Regional Reviews: Phoenix
Also see Gil's recent review of On Golden Pond
Rent is set in Manhattan's gritty Alphabet City in the East Village in the 1990s and tells the story of a tight-knit group of eight struggling friends as they deal with love and loss over the course of a single year.
Larson based his musical on Puccini's 1895 opera La Bohême, changing the setting from the poor, bohemian location of Paris to the poor but artsy Lower East Side of Manhattan and using the tragedy of AIDS instead of tuberculosis. Larson even used a few notes from Musetta's Waltz in La Boheme in his score to connect the two together. The pop/rock score and the way modern topics and issues, gay characters, and young individuals struggling to find their place in life are incorporated into the book and lyrics spoke to a young generation as well as seasoned theatregoers. That Larson died right before the show's first performance Off Broadway, so he never able to make any tweaks in the show, means there are a few rough spots, some characters that could be more clearly defined, and a few lyrics and situations that could have been better stated.
While there were some technical challenges on opening night, mainly due to an errant sound system and some glitches in the light design, the Desert Stages cast are quite good, with solid stage presence, clear portrayals, and respectable singing voices, although some struggle slightly due to the heavy demands of the rock score. As Mark, the show's narrator, Jeremy Yampolsky elicits the appropriate levels of compassion and doubt for a young man who begins to wonder if the reason he's alone is because he'll be the only one to survive and to document their lives. Yampolsky played this part several years ago in a youth theatre production and his stage presence and vocal abilities have only gotten stronger over the years. As Roger, the ex-rocker who feels his life is over since he's been diagnosed with HIV, David Samson has the right look, rough singing voice, and frustrated line delivery. Josephine Maldonado is excellent as Mimi, the young drug addict who falls for Roger. Her raw yet clear singing voice brings a sense of power and passion to this young woman.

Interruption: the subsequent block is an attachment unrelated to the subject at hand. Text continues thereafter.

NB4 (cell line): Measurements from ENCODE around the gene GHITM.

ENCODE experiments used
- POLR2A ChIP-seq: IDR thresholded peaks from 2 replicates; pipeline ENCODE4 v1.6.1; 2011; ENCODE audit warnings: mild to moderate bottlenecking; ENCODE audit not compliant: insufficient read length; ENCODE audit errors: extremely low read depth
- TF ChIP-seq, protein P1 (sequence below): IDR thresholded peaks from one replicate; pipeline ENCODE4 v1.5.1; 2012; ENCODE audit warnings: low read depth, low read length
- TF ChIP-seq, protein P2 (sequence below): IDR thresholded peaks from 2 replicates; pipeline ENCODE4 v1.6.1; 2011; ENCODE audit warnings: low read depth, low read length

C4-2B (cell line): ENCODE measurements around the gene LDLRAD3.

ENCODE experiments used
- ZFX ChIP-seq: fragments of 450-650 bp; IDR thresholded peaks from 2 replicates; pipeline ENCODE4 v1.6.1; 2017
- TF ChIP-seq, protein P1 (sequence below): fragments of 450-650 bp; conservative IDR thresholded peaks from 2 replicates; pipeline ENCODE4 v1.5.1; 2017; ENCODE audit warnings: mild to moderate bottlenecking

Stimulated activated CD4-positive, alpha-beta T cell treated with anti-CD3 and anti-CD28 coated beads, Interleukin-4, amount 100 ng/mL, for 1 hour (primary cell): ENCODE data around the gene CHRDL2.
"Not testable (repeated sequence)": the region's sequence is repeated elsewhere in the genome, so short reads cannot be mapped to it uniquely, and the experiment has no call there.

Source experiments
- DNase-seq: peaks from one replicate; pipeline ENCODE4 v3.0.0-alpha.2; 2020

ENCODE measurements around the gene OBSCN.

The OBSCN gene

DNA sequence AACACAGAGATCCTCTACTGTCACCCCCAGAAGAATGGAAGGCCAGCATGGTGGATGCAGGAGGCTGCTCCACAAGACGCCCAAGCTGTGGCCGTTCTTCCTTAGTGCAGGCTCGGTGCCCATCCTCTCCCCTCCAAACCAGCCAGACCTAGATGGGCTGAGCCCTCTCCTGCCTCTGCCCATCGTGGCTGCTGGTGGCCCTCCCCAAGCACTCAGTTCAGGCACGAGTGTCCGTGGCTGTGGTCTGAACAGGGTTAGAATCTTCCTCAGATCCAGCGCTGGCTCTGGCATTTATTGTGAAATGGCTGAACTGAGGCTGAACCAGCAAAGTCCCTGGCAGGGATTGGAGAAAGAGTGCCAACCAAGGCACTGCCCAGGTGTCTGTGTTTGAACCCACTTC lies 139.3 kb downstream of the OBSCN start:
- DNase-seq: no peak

As Maureen, Mark's ex who is a performance artist, Corgan Atkins elicits strength and a beautiful sense of independence. Her performance number in the show is a major highlight. With a powerful stage presence, clear connection with her fellow cast mates, and a rich singing voice, Shaylee Flanagan is wonderful as Joanne, the woman Maureen is now with. Christopher Poulios is touching, compassionate, and warm as Tom Collins, Roger and Mark's former roommate. Donovan Reza is bright and fun as drag queen Angel, Collins' partner, and Eeshan Kumar does a great job depicting the sense of style, power, and authority that having money provides as the show's main antagonist, Benny. The large ensemble manage quite well in the various small supporting roles in the show.
Co-directors Mark and Lynzee 4man instill an appropriate sense of importance and urgency in the production with a cast who create believable portrayals. Their staging makes good use of Rick Sandifer's multi-level set, although two movable elevated levels that are used in a few moments are somewhat clunky to move around the stage, and having the cast climb up to the top level, while singing, is slightly distracting. They've also added some fresh and original directorial choices, most of which work well, including a truly wonderful way to depict Maureen's performance piece. Lynzee 4man incorporates slightly more choreography than I've seen in other productions of this show, which is both good and bad, as, for instance, in "Tango: Maureen," having additional dancers on the stage takes the focus somewhat away from Mark and Joanne. Mark 4man's music direction and the small on-stage band provide a great sound to the production.
Rent is a beloved musical with a great score, and Desert Stages' production has a cast who deliver honest, realistic, and sincere portrayals of these memorable characters. While the show is slightly dated, its message of how important friendship in tackling your issues still resonates strongly today.
Rent runs through August 6, 2023, at Scottsdale Desert Stages Theatre at Fashion Square, 7014 East Camelback Road, Suite 0586, Scottsdale AZ. For tickets and information, please visit desertstages.org or call 480-483-1664.
Co-directors: Mark and Lynzee 4man